writing good haiku:
climbing a tree and reaching
to the highest branch
I became interested in haiku about eight years ago when I came across (and subsequently bought) the book How to Haiku: A Writer's Guide to Haiku and Related Forms by Bruce Ross. But, as sometimes happens, my interest waned. Life went on. A few times throughout the years I tried writing haiku, but, getting frustrated or bored, I'd go back to other forms of writing that I was more comfortable with.
My interest in haiku was renewed, though, when I received the book, Haiku Mind: 108 Poems to Cultivate Awareness & Open Your Heart by Patricia Donegan, as a Christmas gift this past year. Maybe it was because I was older (more mature? wiser?!), but writing and reading haiku (and about it) felt more natural to me, less exasperating.
Haiku Mind is a book that you can pick up, read for a couple minutes, set back down, read another book, then come back to, without losing your place or having to backtrack several paragraphs or pages. Each poem and explanation is independent of all the others. Consequently, I was reading it slowly, two or three pages at a time, taking time for many other books in between.
Then, a couple weeks ago, my dad ended up in the hospital after a heart attack and open heart surgery. I found myself doing a lot of sitting at the hospital that week, which, ordinarily, would be a perfect time to read. I was between books at the time, though, and didn't have the concentration to start something new. So, a bit absentmindedly, I grabbed Haiku Mind to take with me to the hospital. It ended up being the perfect book to read there. Throughout the week I read two-hundred pages while my dad slept, ate, or just sat. It was a book I could easily stop, start, and stop again, if my dad wanted to talk or if the doctor or nurses came in.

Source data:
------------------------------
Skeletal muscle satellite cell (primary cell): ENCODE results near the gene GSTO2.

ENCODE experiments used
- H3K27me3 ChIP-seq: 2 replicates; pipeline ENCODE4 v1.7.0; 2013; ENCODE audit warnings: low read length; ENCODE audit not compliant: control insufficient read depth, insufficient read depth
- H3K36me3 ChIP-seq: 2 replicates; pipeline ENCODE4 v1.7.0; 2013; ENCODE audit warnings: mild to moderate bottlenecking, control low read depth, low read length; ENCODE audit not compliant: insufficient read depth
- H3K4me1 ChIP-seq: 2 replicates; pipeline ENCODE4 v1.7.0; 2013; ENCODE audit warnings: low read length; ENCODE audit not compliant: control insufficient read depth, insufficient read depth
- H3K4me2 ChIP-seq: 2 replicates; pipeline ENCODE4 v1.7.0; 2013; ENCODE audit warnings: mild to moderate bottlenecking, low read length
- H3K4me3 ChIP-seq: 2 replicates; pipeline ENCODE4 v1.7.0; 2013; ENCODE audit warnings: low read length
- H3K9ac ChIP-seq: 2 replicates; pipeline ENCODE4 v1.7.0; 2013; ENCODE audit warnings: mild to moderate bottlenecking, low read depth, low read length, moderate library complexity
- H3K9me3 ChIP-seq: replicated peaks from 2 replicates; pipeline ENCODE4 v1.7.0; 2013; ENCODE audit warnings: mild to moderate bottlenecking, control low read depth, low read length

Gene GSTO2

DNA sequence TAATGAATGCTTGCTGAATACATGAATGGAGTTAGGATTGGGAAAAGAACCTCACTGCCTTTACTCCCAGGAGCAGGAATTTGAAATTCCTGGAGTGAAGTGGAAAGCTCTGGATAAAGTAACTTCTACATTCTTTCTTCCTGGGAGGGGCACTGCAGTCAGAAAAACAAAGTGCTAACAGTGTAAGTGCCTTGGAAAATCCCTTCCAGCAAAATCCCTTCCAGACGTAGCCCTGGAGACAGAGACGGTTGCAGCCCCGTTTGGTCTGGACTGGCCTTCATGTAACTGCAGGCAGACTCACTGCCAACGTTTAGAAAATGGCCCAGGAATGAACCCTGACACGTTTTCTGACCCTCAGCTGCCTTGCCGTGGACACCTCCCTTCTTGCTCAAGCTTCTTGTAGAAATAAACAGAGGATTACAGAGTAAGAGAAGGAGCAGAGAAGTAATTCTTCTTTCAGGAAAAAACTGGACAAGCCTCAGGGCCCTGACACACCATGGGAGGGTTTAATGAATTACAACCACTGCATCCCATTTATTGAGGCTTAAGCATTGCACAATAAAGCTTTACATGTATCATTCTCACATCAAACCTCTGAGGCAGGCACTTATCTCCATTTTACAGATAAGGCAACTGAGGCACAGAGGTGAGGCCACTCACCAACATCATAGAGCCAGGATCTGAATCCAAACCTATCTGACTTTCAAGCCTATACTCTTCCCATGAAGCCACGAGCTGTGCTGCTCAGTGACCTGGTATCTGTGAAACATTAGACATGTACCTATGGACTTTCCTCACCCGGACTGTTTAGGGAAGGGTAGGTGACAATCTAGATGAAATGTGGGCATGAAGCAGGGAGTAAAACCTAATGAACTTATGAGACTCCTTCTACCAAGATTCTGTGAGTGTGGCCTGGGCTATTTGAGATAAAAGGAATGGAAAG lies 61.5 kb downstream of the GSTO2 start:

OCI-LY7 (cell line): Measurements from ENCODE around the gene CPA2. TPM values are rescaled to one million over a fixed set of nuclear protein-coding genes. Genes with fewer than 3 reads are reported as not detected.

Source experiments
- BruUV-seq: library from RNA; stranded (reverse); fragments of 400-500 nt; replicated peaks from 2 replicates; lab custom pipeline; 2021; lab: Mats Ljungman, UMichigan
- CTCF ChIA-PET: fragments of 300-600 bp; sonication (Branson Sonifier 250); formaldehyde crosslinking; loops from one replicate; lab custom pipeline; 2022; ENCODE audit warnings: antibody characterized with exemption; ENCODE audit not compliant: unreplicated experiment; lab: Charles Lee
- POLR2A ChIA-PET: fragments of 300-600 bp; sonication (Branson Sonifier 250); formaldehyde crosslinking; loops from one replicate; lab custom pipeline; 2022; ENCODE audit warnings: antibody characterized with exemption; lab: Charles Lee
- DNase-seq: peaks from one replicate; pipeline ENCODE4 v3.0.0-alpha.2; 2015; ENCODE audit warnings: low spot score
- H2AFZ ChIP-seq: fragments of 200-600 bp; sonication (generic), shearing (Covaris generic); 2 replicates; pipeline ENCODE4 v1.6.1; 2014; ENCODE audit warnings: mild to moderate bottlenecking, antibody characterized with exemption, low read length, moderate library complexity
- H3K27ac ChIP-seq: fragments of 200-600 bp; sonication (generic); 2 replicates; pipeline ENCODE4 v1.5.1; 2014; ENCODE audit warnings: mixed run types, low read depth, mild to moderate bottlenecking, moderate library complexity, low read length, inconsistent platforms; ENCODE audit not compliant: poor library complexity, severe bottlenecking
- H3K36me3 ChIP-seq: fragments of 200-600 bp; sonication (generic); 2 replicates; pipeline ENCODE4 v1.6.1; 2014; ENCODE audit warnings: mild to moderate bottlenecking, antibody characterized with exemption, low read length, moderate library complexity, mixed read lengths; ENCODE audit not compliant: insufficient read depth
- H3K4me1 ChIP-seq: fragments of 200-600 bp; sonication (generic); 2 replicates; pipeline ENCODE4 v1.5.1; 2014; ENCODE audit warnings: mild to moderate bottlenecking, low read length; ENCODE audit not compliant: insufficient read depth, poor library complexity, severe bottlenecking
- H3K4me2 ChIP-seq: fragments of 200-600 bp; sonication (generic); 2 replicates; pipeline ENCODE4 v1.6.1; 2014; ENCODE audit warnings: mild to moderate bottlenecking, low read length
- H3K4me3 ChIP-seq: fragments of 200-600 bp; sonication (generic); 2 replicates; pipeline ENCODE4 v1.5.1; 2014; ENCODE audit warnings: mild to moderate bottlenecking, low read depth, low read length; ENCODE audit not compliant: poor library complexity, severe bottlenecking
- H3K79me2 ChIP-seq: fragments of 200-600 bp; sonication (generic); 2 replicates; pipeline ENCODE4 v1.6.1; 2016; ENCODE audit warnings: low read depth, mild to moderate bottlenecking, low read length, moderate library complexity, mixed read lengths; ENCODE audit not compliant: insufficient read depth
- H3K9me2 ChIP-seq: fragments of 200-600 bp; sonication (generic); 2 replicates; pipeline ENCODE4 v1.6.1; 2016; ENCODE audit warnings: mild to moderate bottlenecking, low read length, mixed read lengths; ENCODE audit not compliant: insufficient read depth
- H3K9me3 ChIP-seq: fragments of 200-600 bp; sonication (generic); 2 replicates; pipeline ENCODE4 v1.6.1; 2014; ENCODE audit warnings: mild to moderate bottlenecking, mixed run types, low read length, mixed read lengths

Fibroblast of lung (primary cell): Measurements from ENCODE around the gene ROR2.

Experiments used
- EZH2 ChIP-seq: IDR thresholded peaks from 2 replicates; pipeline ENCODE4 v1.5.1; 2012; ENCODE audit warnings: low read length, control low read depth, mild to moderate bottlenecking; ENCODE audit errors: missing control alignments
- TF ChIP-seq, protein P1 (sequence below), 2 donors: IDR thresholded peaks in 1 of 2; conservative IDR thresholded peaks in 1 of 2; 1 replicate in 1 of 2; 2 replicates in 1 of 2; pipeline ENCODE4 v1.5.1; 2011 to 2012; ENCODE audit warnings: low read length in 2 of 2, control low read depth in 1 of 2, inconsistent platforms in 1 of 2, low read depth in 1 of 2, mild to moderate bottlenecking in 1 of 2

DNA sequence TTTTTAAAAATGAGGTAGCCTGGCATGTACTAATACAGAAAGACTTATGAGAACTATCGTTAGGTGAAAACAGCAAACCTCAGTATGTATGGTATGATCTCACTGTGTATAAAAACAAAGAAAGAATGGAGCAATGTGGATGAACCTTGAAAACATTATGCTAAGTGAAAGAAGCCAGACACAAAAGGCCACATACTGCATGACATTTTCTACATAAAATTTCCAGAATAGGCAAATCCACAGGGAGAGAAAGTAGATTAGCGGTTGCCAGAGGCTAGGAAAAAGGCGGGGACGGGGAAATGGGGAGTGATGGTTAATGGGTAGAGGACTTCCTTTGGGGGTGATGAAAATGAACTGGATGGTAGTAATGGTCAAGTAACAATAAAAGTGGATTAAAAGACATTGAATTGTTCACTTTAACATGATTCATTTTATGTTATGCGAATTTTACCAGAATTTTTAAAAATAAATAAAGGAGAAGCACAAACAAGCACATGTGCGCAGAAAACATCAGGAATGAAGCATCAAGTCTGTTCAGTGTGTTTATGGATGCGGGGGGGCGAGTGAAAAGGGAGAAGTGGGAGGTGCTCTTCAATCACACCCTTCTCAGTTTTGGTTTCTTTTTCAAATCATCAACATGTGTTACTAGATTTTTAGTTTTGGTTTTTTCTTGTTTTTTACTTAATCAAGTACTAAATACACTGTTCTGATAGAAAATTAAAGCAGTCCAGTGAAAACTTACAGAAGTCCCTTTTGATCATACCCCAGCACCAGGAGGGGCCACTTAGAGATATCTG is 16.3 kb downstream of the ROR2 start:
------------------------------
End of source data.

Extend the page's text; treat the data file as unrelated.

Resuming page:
Not only that, but haiku poems are excellent reminders of the preciousness of life and the value of each moment. Haiku Mind inspired me to write a number of hospital poems (although not necessarily haiku). The hours I spent at the hospital with my dad were the clearest moments of that week for me. I was living in a haiku state of mind...living in the moment...cherishing the present. In the book, author Patricia Donegan states that "[w]e are so caught up in hope and fear about the future or rethinking the past, that we are rarely in this present moment" (p. 197). How true! The combination of reading haiku, writing "in" the moment, and praying gave me clarity, understanding, and peace of mind. And, I was thankful. Very thankful. Of life. Of each moment. Of being in each moment.
One of the days, I spent several hours reading while my dad just slept. It was important to him that someone was there, though, and being there was equally important to me. Even though he was sleeping. Even though there was silence. Donegan tells us, though, that "[m]ost of our deepest moments occur when we are alone in silence or with others in silence. It is a gateway of nurturing, of healing, of renewal, and sometimes of revelation" (p. 151).
As a society, we tend to move so quickly that we forget the little moments that make up our lives. Donegan writes: "If we could but stop for a moment, if we could turn off the TV, computer, iPhone, or whatever gadget we are using, feel our breath moving through our lungs, smell the air, and see around us, we might be amazed by what we find" (p. 47). It is precisely that mindset that helped me really "feel" the moments with my dad at the hospital. Those moments led to poems. To thoughts. To lucidity and understanding of the situation.
I have a new awareness of haiku now, a new passion for it. I'll keep practicing being in a moment, valuing it; and I'll keep practicing recording that moment as well, even if it's in the form of an imperfect haiku.
-------------------(For more of my thoughts on being aware/being in a moment, see the post, Think About Being Present.)